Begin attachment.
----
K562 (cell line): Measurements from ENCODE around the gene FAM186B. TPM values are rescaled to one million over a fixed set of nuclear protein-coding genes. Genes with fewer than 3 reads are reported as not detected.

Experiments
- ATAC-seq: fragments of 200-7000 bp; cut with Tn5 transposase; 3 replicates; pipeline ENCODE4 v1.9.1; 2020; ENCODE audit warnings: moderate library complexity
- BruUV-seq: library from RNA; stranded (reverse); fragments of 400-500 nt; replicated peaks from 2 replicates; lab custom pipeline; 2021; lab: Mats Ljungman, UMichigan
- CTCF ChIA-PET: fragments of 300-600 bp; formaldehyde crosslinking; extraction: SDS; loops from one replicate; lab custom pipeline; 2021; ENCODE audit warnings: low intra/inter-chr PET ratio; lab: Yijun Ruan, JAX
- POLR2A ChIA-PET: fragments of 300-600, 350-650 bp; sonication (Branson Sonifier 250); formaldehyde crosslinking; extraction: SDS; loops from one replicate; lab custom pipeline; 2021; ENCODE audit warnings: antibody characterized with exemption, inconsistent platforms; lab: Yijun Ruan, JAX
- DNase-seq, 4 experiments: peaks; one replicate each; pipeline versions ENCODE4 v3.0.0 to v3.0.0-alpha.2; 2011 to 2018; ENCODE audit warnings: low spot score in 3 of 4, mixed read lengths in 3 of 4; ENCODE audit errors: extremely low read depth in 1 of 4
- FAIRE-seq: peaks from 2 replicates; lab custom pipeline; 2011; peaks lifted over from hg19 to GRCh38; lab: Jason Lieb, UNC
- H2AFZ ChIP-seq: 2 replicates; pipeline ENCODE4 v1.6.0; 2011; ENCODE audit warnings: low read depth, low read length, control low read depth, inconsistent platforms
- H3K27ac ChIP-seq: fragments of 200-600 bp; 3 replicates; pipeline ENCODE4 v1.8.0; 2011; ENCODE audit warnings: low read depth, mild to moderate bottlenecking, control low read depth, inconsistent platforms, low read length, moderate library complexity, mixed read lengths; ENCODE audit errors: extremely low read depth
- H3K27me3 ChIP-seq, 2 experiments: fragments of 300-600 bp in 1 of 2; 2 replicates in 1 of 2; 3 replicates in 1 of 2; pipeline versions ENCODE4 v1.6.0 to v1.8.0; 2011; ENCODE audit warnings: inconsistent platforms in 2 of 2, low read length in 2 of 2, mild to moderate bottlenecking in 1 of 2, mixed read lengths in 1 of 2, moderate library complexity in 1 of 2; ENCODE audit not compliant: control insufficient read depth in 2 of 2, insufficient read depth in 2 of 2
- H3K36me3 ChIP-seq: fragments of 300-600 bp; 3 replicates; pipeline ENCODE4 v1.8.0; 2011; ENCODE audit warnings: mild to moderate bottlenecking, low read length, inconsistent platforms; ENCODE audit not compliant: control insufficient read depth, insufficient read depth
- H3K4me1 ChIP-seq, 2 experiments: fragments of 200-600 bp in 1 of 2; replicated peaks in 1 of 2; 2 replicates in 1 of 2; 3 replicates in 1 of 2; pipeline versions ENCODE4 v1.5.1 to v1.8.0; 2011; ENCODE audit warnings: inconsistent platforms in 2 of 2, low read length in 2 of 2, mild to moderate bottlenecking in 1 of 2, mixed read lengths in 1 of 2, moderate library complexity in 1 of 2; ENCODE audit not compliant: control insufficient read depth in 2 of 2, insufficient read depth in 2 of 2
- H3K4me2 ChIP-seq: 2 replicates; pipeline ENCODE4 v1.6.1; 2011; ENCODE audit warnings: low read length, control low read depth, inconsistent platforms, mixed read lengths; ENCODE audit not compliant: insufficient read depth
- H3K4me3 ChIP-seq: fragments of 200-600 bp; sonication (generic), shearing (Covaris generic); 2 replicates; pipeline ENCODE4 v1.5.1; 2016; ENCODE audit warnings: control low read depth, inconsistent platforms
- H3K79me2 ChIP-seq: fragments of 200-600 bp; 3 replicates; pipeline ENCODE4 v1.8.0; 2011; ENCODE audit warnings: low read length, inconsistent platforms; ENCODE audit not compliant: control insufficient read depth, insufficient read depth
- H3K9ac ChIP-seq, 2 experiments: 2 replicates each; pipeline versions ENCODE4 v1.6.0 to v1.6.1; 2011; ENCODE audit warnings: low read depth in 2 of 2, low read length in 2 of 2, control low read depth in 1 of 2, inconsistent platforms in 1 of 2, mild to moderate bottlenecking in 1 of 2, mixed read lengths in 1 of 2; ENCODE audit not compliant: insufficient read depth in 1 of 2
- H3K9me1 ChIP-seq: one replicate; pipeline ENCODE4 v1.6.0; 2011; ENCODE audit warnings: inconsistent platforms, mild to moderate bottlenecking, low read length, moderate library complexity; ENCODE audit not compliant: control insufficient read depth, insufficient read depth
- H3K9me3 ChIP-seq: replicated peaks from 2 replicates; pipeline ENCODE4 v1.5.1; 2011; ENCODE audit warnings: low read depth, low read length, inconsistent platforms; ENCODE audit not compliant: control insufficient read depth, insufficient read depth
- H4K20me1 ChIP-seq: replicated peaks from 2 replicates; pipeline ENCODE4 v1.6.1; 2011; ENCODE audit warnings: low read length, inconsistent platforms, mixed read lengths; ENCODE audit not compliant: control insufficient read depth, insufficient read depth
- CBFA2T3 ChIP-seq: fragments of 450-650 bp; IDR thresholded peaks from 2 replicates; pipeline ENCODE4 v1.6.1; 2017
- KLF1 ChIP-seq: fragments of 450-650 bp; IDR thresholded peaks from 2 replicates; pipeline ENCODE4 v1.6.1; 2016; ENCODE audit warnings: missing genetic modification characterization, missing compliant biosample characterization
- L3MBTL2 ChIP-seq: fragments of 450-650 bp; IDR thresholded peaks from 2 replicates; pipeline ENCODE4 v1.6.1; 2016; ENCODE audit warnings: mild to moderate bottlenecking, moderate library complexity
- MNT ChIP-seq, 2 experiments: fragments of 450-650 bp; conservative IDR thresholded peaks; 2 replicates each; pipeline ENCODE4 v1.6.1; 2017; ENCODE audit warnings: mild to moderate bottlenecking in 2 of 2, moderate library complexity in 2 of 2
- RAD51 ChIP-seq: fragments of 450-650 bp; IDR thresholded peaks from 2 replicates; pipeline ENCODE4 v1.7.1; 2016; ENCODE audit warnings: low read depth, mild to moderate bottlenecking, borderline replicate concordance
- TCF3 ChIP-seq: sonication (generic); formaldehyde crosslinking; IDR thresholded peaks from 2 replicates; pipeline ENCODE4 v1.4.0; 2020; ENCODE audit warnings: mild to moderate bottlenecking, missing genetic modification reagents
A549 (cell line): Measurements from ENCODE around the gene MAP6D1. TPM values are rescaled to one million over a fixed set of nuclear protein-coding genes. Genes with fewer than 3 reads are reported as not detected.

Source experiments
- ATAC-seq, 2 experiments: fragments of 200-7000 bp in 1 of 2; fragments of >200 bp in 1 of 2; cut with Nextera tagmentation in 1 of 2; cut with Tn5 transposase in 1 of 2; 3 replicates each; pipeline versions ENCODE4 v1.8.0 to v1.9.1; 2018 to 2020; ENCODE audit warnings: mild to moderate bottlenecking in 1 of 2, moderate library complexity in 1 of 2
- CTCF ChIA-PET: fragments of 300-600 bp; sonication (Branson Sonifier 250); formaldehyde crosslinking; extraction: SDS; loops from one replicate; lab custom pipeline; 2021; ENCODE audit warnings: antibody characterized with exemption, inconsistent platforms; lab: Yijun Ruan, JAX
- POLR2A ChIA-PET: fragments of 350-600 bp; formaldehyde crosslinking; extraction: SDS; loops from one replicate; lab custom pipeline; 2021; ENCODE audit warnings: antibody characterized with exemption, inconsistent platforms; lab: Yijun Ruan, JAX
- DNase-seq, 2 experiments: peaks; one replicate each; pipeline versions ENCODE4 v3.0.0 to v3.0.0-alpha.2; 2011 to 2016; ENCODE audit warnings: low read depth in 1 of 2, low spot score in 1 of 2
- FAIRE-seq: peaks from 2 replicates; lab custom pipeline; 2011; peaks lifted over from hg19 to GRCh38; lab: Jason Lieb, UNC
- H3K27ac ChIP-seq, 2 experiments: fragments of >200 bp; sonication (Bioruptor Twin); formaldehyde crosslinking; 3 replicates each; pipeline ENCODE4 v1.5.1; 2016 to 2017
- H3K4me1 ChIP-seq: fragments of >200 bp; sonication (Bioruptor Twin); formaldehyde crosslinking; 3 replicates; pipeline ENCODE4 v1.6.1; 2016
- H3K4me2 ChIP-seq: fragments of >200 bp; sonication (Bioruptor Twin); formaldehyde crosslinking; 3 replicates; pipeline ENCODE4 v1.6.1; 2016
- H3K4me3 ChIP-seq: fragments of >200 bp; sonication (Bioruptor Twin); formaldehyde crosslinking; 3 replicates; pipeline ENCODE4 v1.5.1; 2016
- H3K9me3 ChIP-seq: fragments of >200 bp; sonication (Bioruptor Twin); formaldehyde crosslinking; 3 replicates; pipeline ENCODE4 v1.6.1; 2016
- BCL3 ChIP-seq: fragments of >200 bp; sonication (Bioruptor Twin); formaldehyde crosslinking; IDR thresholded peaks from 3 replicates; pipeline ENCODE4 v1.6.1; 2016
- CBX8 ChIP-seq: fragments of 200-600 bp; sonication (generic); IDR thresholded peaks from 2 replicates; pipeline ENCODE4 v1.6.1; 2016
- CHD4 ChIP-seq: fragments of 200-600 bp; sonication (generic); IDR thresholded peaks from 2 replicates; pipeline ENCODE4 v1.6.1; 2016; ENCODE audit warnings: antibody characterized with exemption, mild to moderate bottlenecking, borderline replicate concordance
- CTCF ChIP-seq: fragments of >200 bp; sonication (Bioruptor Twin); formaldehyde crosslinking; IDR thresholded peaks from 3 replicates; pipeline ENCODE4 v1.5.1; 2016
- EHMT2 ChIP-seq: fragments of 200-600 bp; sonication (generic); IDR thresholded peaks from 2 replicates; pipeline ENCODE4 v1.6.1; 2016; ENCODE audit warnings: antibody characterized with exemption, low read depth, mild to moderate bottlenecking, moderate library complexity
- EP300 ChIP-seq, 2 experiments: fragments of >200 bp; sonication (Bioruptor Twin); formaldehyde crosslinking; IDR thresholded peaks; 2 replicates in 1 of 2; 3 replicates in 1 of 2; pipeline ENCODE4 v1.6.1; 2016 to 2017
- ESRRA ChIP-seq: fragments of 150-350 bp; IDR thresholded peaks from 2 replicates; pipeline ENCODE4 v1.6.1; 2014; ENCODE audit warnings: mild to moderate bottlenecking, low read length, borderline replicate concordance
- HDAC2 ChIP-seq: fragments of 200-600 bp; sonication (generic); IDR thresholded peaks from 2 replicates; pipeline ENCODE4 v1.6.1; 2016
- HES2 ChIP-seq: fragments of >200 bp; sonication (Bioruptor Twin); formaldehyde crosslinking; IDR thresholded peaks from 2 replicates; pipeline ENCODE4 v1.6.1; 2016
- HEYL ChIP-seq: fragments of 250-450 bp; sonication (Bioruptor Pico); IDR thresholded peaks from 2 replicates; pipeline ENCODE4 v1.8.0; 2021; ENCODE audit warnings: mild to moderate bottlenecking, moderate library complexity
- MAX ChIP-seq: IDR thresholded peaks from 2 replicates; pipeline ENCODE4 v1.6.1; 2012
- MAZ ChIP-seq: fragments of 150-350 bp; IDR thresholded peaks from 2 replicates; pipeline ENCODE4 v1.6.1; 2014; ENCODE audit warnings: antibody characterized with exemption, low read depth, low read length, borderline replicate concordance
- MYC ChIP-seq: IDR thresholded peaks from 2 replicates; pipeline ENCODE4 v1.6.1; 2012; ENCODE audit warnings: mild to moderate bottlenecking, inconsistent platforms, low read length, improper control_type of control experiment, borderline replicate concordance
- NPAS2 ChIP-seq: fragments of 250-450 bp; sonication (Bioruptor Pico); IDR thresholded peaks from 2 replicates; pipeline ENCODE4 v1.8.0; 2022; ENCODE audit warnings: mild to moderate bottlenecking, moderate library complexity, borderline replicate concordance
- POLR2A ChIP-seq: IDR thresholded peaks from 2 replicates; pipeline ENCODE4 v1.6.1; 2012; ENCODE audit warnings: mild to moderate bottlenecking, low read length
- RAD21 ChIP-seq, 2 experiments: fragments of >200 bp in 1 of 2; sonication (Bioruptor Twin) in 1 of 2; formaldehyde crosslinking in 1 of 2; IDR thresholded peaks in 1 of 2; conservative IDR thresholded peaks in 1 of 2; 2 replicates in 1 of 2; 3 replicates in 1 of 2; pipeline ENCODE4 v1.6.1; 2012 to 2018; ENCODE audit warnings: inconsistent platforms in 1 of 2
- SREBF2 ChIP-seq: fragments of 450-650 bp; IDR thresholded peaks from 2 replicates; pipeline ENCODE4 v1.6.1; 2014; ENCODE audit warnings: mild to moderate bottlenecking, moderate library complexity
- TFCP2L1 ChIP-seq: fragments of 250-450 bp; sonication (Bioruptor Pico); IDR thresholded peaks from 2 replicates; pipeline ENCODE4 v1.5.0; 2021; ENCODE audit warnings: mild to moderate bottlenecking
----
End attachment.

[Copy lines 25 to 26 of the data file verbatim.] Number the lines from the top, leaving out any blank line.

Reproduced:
- RAD51 ChIP-seq: fragments of 450-650 bp; IDR thresholded peaks from 2 replicates; pipeline ENCODE4 v1.7.1; 2016; ENCODE audit warnings: low read depth, mild to moderate bottlenecking, borderline replicate concordance
- TCF3 ChIP-seq: sonication (generic); formaldehyde crosslinking; IDR thresholded peaks from 2 replicates; pipeline ENCODE4 v1.4.0; 2020; ENCODE audit warnings: mild to moderate bottlenecking, missing genetic modification reagents